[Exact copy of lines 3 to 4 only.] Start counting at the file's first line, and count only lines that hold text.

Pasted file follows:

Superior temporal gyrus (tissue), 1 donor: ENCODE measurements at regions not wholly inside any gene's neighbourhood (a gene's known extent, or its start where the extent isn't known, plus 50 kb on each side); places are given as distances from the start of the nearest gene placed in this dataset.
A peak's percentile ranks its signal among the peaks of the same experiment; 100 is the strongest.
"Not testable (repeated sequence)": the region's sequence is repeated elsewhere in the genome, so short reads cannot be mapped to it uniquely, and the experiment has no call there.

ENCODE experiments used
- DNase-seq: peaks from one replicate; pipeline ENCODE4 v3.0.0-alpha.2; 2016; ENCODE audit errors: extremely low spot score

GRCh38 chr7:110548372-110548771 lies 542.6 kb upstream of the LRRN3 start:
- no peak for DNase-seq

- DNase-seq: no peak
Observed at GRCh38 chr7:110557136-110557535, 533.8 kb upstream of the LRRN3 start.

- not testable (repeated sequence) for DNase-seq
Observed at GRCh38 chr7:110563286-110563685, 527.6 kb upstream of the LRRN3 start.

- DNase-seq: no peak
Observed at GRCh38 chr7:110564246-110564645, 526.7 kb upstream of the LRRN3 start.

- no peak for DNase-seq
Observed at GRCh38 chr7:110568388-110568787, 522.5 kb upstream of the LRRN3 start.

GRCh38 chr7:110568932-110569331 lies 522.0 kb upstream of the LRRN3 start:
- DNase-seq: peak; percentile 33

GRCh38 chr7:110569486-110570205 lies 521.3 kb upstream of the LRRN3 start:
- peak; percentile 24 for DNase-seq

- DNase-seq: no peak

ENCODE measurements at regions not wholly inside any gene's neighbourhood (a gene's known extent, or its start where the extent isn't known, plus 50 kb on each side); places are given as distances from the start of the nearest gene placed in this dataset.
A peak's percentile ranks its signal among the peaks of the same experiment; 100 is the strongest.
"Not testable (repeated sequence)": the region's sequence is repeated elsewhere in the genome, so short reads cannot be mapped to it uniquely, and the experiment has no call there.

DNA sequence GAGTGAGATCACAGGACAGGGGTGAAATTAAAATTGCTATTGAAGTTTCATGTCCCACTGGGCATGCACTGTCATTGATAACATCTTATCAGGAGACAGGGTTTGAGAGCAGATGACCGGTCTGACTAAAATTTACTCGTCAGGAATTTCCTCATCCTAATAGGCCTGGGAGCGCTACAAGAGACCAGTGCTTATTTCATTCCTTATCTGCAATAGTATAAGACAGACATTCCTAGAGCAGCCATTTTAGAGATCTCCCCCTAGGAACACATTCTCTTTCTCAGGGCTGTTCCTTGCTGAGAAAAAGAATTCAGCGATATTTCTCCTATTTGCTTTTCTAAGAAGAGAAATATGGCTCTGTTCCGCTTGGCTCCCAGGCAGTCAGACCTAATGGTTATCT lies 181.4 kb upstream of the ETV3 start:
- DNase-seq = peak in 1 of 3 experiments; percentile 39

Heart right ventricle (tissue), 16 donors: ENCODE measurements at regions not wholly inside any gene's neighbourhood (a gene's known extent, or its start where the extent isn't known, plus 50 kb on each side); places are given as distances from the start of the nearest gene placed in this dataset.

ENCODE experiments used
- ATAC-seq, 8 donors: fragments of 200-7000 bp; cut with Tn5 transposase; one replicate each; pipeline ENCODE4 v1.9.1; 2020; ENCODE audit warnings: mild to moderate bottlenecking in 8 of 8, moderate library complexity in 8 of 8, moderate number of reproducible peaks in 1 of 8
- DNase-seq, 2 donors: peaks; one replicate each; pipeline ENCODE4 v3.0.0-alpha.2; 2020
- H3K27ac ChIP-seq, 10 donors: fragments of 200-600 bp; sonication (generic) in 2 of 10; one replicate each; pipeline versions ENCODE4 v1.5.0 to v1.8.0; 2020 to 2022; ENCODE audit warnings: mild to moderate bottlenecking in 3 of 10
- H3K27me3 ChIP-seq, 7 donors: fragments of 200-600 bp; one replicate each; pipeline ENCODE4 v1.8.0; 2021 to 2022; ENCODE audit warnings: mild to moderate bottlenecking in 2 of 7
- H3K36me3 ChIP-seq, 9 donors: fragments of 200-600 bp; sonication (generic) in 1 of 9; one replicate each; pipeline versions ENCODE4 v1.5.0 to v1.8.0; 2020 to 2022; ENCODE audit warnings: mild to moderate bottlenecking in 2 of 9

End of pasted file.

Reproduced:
"Not testable (repeated sequence)": the region's sequence is repeated elsewhere in the genome, so short reads cannot be mapped to it uniquely, and the experiment has no call there.

ENCODE experiments used